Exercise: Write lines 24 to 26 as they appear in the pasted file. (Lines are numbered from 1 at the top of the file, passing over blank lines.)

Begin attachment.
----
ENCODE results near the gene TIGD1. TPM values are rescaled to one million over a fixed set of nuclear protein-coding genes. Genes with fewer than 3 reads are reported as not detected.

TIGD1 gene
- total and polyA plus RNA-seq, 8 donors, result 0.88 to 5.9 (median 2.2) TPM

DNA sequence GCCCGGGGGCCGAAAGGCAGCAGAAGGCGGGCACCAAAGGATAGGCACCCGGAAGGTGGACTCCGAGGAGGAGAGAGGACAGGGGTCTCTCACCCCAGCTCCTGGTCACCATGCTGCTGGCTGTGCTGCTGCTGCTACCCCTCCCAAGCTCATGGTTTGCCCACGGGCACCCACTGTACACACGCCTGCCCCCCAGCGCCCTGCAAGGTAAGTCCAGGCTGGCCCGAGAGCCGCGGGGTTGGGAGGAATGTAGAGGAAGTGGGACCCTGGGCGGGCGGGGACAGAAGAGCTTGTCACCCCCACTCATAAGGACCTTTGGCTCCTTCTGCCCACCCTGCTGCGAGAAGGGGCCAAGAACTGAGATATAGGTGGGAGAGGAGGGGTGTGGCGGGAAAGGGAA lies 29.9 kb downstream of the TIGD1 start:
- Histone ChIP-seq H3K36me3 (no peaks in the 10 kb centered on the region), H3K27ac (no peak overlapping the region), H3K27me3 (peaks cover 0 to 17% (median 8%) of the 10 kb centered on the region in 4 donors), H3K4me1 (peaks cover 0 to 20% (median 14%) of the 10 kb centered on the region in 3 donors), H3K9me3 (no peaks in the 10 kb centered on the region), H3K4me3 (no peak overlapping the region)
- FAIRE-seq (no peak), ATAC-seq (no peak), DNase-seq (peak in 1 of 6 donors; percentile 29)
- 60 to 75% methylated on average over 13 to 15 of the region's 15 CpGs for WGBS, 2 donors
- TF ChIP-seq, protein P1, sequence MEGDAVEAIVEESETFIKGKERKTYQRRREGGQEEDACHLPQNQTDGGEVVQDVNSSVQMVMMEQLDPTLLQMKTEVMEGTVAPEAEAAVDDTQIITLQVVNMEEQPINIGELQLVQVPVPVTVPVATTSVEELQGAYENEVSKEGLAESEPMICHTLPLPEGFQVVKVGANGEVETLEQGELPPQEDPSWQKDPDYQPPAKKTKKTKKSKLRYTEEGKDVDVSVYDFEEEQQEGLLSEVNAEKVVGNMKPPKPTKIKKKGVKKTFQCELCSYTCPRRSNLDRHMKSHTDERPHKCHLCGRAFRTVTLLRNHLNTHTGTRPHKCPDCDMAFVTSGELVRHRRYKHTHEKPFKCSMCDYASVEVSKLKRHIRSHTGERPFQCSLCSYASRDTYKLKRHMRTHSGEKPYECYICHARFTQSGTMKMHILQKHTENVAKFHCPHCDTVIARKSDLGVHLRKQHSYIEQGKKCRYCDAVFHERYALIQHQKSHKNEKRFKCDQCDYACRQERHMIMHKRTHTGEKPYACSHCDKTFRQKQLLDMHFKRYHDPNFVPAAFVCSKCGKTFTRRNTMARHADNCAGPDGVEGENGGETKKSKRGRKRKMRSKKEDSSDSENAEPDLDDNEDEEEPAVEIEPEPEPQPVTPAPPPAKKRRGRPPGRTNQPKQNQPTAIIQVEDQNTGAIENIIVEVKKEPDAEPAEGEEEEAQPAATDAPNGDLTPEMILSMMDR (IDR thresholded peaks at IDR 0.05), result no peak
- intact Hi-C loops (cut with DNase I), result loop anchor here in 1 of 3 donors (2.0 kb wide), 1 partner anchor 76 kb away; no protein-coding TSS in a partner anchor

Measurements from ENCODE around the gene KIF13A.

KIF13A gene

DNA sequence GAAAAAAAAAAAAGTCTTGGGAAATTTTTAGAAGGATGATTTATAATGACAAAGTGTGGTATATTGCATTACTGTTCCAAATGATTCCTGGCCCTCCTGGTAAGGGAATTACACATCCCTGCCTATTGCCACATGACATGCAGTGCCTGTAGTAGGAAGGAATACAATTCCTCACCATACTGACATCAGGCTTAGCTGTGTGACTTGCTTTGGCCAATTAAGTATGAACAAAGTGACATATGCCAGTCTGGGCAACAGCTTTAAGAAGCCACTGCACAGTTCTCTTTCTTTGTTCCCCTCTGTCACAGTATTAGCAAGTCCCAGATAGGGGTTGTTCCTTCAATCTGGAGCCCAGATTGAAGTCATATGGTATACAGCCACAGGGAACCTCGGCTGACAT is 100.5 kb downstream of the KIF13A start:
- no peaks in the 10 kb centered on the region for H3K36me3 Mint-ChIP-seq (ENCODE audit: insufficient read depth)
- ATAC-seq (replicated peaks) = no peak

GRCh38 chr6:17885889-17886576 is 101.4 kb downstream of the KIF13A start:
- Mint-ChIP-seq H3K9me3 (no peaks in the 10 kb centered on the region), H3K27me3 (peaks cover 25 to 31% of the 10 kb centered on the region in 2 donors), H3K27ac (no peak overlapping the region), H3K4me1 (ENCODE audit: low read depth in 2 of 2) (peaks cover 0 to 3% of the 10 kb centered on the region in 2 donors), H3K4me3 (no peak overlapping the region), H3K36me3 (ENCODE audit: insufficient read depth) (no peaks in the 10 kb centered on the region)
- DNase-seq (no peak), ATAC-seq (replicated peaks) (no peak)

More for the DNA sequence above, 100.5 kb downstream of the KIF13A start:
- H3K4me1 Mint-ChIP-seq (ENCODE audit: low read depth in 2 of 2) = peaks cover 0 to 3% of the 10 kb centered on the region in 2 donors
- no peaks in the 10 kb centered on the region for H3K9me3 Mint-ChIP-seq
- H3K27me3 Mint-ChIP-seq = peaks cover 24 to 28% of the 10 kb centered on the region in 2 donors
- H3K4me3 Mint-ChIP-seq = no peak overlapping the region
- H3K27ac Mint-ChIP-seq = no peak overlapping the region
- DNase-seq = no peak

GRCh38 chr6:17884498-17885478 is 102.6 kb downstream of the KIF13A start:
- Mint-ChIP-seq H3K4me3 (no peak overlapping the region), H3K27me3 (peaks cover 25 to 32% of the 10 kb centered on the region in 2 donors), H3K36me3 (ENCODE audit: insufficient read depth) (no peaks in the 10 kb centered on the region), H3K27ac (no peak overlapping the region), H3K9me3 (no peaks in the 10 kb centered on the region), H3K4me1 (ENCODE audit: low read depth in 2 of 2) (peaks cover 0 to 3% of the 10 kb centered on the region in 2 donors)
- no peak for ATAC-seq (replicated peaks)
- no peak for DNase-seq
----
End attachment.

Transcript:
- DNase-seq = no peak

GRCh38 chr6:17884498-17885478 is 102.6 kb downstream of the KIF13A start:
- Mint-ChIP-seq H3K4me3 (no peak overlapping the region), H3K27me3 (peaks cover 25 to 32% of the 10 kb centered on the region in 2 donors), H3K36me3 (ENCODE audit: insufficient read depth) (no peaks in the 10 kb centered on the region), H3K27ac (no peak overlapping the region), H3K9me3 (no peaks in the 10 kb centered on the region), H3K4me1 (ENCODE audit: low read depth in 2 of 2) (peaks cover 0 to 3% of the 10 kb centered on the region in 2 donors)